They had chemistry. They were part of one of the best casts to ever grace this stage. They were both there, and there are enough great clips of them together and separately for a good solid five minute montage of guffaws.

Steve Martin and Christopher Walken

Chemistry? Check.

Funny? Check.

Present and accounted for? Check.

Underused and misused? Check.

I would have loved to have seen them dance ala Hope and Crosby, playing cowbells to BOCs Don’t Fear the Reaper

Chris Farley and Patrick Swayze

Both gone, but responsible for one of the greatest moments in the entire history of SNL

The Chippendale sketch.

Swayze proved he could dance, rock a mullet, and keep a straight face. and Farley proved beyond a shadow of a doubt that he was fearless, borderless, and worthy of following in Belushi’s comedic footsteps…which he tragically did to a fault.

Jane Curtin and Danny Aykroyd

“Whoever wrote this show and didn’t pair these two up, you ignorant sluts”

Keith Richard(s) and Mike Meyers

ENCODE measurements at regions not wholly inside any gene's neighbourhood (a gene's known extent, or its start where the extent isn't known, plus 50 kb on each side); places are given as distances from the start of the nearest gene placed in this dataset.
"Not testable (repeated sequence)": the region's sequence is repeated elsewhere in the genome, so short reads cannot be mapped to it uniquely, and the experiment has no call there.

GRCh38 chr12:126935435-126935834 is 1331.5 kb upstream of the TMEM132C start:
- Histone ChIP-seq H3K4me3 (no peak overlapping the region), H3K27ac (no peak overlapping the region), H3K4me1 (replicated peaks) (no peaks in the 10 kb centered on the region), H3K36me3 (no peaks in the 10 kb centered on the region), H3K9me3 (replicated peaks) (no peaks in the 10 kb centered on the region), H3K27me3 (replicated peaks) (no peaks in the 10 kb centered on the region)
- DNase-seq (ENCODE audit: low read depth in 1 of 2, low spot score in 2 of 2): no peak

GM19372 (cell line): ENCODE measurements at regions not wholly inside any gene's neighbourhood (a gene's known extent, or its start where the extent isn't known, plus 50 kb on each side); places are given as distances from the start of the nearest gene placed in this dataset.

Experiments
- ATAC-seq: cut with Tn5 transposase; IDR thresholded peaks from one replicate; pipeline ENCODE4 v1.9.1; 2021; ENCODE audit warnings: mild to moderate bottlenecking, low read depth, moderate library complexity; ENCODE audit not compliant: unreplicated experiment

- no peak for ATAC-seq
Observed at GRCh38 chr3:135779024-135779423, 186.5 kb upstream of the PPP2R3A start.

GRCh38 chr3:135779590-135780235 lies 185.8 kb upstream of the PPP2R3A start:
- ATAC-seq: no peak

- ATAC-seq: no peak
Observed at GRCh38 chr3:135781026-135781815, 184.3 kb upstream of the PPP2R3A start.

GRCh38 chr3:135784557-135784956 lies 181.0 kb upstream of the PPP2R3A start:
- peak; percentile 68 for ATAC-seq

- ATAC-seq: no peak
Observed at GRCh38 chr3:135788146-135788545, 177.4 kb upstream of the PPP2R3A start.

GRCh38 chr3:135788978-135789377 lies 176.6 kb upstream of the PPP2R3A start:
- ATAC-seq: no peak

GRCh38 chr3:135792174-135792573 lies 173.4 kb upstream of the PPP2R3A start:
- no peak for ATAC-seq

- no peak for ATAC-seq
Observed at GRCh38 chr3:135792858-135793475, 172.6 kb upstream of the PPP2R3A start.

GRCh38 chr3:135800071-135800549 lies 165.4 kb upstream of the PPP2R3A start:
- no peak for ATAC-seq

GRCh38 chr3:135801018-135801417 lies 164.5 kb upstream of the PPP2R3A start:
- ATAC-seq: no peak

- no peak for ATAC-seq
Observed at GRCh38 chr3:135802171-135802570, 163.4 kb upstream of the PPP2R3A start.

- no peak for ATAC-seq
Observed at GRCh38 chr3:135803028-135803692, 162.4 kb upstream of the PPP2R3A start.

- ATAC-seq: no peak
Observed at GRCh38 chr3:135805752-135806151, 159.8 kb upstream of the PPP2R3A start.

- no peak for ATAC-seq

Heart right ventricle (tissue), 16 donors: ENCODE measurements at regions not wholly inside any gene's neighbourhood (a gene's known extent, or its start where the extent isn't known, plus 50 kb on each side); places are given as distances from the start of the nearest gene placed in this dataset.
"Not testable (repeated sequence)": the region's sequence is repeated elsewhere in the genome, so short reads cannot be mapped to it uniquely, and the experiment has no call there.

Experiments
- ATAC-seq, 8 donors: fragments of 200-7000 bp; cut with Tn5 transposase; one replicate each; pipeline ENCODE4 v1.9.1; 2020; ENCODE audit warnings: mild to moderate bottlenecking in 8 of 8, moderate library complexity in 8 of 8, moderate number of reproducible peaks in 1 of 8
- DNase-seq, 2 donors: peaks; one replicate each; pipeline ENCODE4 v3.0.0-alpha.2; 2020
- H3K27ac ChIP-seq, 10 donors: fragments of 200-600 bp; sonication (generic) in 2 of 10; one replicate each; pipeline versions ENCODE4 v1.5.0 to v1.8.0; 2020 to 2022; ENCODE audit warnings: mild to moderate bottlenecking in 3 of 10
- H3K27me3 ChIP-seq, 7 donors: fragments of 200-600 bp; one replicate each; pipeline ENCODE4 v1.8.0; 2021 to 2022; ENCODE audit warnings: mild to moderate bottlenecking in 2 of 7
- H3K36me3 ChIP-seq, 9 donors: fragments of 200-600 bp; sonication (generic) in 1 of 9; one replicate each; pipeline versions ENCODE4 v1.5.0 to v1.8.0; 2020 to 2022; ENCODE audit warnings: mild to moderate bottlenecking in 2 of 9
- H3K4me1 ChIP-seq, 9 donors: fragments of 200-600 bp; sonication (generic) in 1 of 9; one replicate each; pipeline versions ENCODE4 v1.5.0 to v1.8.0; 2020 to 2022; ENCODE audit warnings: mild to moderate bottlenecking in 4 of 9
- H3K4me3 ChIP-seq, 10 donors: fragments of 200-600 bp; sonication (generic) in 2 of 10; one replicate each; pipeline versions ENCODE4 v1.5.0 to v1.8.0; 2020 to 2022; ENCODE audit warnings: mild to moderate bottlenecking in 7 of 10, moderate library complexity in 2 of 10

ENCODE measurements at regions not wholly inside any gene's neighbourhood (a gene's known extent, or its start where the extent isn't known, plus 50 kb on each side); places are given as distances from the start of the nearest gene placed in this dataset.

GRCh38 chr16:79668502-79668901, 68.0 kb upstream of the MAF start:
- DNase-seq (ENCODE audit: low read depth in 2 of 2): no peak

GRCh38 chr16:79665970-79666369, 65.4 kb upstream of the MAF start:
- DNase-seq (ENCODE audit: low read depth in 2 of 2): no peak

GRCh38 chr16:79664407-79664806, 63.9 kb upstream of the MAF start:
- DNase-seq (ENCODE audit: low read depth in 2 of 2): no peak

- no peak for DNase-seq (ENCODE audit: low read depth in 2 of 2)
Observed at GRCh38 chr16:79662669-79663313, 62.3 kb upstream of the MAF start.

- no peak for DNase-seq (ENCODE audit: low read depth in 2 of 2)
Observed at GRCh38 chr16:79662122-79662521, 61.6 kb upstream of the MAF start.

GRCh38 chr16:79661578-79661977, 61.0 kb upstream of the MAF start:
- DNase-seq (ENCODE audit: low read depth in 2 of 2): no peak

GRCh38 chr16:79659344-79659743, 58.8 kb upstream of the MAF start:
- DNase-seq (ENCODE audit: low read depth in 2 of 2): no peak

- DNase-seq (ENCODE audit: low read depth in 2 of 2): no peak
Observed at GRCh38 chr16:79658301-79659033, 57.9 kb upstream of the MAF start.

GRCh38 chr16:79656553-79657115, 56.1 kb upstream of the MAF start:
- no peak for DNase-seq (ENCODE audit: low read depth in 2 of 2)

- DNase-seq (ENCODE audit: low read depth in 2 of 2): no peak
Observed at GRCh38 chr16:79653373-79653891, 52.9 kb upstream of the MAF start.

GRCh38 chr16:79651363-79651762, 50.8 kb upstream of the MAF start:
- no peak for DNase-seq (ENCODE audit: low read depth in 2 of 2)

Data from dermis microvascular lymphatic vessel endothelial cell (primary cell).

A clip of Keith Richards as Mick Jagger and Mike Meyers as Keith Richards leading into Keith and Mike as Mick introducing Paul McCartney.

Martin Short and Jerry Sienfeld.

Marty was a cast member for one year (’84 – ’85) and hosted twice. Jerry Sienfeld was never a cast member.

Why did they get the most screen time?

Chris Rock and Garrett Morris

Two completely different comedians who could have introduced their clips, and clips of Pryor and others who graced this stage, and brought some much needed gravitas to the scope and lasting effect of the black comedians SNL has introduced to the world. Murphy could have walked on at the end of their bit, pointed at them and laughed ‘that laugh’ of his. Would have been a moment.

Richard Pryor and Chevy Chase